High court halts legal action over food industry standards scheme

Judge says claim is ‘impossibly broad’

The plaintiff complained of “considerable overlap” in membership of the boards of various standards bodies.

The plaintiff complained of “considerable overlap” in membership of the boards of various standards bodies.

 

An action by a management systems trainer alleging the Irish food industry’s accreditation and standards scheme is wrongly focussed on the market and operates to the detriment of producers has been halted by the High Court.

Noel Long also complained of “considerable overlap” in membership of the boards of various standards’ bodies.

Among various claims by Mr Long, trading as QMS Solutions, was that the standards system operate by various State bodies breaches various statutory and EU obligations of those bodies.

He claimed the constitution of Bord Bia, the Irish National Accreditation Board and the National Standards Authority of Ireland is flawed primarily because, he alleged, their boards include persons who could objectively be seen to have a conflict of interest.

Mr Long brought proceedings against the three bodies and the Department of Agriculture who brought pre-trial applications to strike out his case as disclosing no reasonable cause of action and bound to fail.

In her judgment granting their applications, Ms Justice Marie Baker noted Mr Long has a background in horticulture, food science and quality food assurance, holds a BSc degree in Quality Management, diploma in Food Quality Assurance and in Horticulture and many related certificates.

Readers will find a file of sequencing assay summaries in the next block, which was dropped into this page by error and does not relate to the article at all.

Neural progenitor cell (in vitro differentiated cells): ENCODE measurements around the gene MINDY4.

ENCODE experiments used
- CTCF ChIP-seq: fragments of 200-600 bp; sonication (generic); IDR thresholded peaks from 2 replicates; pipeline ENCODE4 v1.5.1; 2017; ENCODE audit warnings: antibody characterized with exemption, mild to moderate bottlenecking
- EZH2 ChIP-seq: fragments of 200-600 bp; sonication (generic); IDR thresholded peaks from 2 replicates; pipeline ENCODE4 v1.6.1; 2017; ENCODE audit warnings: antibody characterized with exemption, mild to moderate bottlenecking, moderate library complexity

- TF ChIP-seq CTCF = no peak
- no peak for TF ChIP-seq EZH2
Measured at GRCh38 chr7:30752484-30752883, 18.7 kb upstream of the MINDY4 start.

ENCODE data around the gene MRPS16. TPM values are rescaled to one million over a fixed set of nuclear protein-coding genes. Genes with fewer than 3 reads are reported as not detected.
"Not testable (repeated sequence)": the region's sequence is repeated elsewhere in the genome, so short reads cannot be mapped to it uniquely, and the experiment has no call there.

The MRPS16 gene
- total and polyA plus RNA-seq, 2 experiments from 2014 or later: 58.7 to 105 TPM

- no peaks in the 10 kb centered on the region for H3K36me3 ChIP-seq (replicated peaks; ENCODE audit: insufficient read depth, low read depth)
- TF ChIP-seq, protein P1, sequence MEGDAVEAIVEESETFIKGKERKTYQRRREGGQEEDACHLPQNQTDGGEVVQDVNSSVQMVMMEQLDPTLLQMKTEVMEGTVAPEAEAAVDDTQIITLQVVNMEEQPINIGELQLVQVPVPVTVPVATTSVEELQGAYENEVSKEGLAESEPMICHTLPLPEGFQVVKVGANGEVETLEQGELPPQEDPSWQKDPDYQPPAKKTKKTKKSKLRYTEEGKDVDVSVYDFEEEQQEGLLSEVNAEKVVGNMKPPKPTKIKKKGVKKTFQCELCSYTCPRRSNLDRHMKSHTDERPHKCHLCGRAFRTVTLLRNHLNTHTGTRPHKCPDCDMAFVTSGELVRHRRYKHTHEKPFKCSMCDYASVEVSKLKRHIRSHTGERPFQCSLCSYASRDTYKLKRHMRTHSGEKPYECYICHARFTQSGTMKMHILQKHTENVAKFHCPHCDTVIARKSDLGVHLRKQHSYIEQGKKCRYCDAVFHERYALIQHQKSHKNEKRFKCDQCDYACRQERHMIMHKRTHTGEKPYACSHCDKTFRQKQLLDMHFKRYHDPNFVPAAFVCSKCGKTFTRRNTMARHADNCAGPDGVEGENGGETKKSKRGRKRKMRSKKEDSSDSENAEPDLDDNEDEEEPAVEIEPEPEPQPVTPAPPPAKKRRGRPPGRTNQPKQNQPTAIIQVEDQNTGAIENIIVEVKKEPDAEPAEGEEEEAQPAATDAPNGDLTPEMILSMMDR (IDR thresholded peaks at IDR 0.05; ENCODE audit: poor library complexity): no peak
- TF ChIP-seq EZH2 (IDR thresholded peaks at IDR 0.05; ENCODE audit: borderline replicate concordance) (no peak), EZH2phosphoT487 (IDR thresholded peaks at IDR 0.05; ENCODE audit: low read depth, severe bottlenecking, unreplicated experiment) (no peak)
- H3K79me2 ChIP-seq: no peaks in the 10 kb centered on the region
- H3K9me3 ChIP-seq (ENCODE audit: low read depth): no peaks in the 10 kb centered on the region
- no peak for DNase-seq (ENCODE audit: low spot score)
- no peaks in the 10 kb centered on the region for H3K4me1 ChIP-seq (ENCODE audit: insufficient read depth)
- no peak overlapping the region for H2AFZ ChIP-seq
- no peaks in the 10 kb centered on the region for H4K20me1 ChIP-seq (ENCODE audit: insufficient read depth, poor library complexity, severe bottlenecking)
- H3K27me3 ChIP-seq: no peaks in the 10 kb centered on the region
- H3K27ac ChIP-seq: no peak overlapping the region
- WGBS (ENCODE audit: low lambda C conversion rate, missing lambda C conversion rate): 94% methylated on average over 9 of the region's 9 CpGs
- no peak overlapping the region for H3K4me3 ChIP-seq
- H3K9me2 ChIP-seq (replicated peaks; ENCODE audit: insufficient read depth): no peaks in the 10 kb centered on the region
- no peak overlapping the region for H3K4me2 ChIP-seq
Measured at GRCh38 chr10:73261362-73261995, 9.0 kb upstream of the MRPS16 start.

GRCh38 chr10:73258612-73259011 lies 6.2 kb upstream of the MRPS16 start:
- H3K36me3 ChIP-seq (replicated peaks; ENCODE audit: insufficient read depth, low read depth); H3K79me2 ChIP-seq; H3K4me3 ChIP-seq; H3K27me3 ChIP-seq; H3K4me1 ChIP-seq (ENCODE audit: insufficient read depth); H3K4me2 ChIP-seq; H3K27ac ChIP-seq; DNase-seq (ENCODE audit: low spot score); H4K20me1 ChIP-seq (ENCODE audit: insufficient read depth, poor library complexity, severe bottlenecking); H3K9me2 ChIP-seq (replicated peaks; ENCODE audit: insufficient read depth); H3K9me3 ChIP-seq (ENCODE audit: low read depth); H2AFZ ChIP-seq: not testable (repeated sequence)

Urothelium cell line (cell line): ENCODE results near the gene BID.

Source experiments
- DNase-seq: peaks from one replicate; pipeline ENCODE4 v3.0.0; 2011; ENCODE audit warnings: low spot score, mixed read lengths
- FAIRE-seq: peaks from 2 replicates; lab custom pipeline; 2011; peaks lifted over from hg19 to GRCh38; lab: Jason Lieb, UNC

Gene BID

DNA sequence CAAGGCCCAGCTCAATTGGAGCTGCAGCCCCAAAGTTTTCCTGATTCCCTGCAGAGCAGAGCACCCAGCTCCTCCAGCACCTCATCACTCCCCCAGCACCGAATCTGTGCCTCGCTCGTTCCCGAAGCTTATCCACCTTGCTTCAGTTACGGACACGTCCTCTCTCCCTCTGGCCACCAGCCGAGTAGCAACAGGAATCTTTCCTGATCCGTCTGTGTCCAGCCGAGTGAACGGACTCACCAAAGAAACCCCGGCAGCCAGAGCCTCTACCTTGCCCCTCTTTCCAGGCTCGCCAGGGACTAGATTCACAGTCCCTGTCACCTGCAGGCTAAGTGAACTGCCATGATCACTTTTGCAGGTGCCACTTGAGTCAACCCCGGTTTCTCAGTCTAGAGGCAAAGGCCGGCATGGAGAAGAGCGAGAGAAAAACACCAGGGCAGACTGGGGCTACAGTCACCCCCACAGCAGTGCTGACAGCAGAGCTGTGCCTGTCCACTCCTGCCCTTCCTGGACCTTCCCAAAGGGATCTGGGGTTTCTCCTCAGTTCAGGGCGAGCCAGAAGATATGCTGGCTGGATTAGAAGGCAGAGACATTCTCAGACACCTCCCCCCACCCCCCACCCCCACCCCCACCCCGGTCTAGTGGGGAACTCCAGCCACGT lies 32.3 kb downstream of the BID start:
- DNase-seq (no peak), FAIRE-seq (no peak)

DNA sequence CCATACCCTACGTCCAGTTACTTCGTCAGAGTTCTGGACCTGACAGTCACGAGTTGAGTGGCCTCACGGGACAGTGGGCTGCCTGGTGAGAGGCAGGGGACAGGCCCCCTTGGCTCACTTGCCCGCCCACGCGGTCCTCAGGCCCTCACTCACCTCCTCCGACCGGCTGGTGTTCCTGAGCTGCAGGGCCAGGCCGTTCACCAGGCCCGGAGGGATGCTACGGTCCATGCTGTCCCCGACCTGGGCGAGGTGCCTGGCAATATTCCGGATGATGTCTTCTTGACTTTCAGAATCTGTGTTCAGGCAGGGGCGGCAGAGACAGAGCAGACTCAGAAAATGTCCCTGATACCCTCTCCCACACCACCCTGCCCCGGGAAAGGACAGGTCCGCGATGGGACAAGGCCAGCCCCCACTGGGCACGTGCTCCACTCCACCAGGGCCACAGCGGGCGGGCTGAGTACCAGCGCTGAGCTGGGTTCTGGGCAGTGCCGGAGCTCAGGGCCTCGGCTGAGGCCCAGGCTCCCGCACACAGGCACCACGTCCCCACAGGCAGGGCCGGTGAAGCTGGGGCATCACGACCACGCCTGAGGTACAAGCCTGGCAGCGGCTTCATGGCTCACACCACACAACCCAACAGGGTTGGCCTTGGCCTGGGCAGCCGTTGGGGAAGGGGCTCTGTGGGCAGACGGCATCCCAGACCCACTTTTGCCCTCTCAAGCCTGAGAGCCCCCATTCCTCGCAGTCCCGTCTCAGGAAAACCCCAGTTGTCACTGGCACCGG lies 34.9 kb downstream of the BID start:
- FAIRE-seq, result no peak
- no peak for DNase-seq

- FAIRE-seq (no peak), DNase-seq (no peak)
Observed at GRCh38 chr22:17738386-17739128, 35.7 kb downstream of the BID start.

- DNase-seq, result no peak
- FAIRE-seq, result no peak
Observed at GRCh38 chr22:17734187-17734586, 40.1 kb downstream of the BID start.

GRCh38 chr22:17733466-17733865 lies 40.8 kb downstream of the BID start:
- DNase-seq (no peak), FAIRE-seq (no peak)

He was also a qualified trainer in management systems through a body, QMS Solutions, who asked for the purpose of this case to be treated as a sole trader, she said.

QMS Solutions had submitted a response to a tender issued by Bord Bia in February 2014 for provision of information technology services for development and implementation of a web based portal, “Origin Green Platform”, to facilitate communications and engagement with a sustainability development programme for Irish food, drink and horticultural companies.

The QMS tender was unsuccessful and Mr Long subsequently raised a range of matters with Bord Bia, various Government departments, politicians, the Attorney General’s office, members of foreign embassies here, media and various statutory and public bodies, the judge said.

Mr Long claimed the defendants had wrongly failed to adopt the systems solution proposed by QMS Solutions in support of producer organisations. The QMS “solution” complied with both national and EU procurement legislation, he argued.

He had also pointed to “a considerable overlap” between the members of the boards in the various organisation and claimed the system was “corrupt and not sufficient to meet the needs of producers”, the judge noted.

Mr Long accepted some language used by him in various emails was “intemperate”, she noted. The court accepted he was “passionate” about standards and motivated by a desire for excellence in standards of food production with which he had been involved for some 20 years.

His specific complaint in these proceedings was the relevant bodies and enabling legislation had incorrectly transposed EU law or EU requirements in that the focus of the Irish accreditation and standards scheme was the market and not the needs of producers, she said.

The judge accepted arguments by the defendants Mr Long did not have the necessary legal standing to advance that claim because he is an adviser to those who avail of the accreditation system rather than a person who avails of it himself.

His claim, set out in a document running to some 300 pages, was also “impossibly broad” with “all the hallmarks” of a general allegation of corruption, political statement and attack on Government policy, she added.